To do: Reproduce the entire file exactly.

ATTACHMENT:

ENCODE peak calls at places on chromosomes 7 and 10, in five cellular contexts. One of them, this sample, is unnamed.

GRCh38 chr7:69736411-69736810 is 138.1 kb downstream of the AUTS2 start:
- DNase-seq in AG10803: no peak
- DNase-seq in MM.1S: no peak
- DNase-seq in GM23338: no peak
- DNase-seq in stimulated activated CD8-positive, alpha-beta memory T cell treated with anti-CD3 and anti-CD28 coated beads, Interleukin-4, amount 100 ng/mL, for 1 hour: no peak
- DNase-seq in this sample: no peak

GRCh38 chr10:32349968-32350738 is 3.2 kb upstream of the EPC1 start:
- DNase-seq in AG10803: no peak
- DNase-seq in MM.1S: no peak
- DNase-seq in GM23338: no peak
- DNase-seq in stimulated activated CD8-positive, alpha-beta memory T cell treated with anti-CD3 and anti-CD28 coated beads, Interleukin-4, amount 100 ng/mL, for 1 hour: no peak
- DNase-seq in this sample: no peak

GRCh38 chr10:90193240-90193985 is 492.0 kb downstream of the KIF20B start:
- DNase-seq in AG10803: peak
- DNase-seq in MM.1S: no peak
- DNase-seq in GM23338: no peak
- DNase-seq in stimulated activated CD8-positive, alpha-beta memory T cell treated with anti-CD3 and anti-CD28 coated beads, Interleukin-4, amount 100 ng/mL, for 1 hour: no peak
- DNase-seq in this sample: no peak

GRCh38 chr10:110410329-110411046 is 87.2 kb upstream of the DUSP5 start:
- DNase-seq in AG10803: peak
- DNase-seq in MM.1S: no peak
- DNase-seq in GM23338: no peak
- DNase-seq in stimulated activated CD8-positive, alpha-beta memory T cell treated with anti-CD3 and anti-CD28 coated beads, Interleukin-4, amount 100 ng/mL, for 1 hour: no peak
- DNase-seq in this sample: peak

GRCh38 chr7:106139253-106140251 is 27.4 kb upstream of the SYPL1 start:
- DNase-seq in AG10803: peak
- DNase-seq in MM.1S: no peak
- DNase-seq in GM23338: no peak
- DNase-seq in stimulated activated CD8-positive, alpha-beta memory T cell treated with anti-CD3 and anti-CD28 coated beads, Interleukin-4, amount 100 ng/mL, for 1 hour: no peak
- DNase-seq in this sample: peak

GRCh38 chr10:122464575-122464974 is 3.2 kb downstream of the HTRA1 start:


ENCODE peak calls at places on chromosomes 7 and 10, in five cellular contexts. One of them, this sample, is unnamed.

GRCh38 chr7:69736411-69736810 is 138.1 kb downstream of the AUTS2 start:
- DNase-seq in AG10803: no peak
- DNase-seq in MM.1S: no peak
- DNase-seq in GM23338: no peak
- DNase-seq in stimulated activated CD8-positive, alpha-beta memory T cell treated with anti-CD3 and anti-CD28 coated beads, Interleukin-4, amount 100 ng/mL, for 1 hour: no peak
- DNase-seq in this sample: no peak

GRCh38 chr10:32349968-32350738 is 3.2 kb upstream of the EPC1 start:
- DNase-seq in AG10803: no peak
- DNase-seq in MM.1S: no peak
- DNase-seq in GM23338: no peak
- DNase-seq in stimulated activated CD8-positive, alpha-beta memory T cell treated with anti-CD3 and anti-CD28 coated beads, Interleukin-4, amount 100 ng/mL, for 1 hour: no peak
- DNase-seq in this sample: no peak

GRCh38 chr10:90193240-90193985 is 492.0 kb downstream of the KIF20B start:
- DNase-seq in AG10803: peak
- DNase-seq in MM.1S: no peak
- DNase-seq in GM23338: no peak
- DNase-seq in stimulated activated CD8-positive, alpha-beta memory T cell treated with anti-CD3 and anti-CD28 coated beads, Interleukin-4, amount 100 ng/mL, for 1 hour: no peak
- DNase-seq in this sample: no peak

GRCh38 chr10:110410329-110411046 is 87.2 kb upstream of the DUSP5 start:
- DNase-seq in AG10803: peak
- DNase-seq in MM.1S: no peak
- DNase-seq in GM23338: no peak
- DNase-seq in stimulated activated CD8-positive, alpha-beta memory T cell treated with anti-CD3 and anti-CD28 coated beads, Interleukin-4, amount 100 ng/mL, for 1 hour: no peak
- DNase-seq in this sample: peak

GRCh38 chr7:106139253-106140251 is 27.4 kb upstream of the SYPL1 start:
- DNase-seq in AG10803: peak
- DNase-seq in MM.1S: no peak
- DNase-seq in GM23338: no peak
- DNase-seq in stimulated activated CD8-positive, alpha-beta memory T cell treated with anti-CD3 and anti-CD28 coated beads, Interleukin-4, amount 100 ng/mL, for 1 hour: no peak
- DNase-seq in this sample: peak

GRCh38 chr10:122464575-122464974 is 3.2 kb downstream of the HTRA1 start: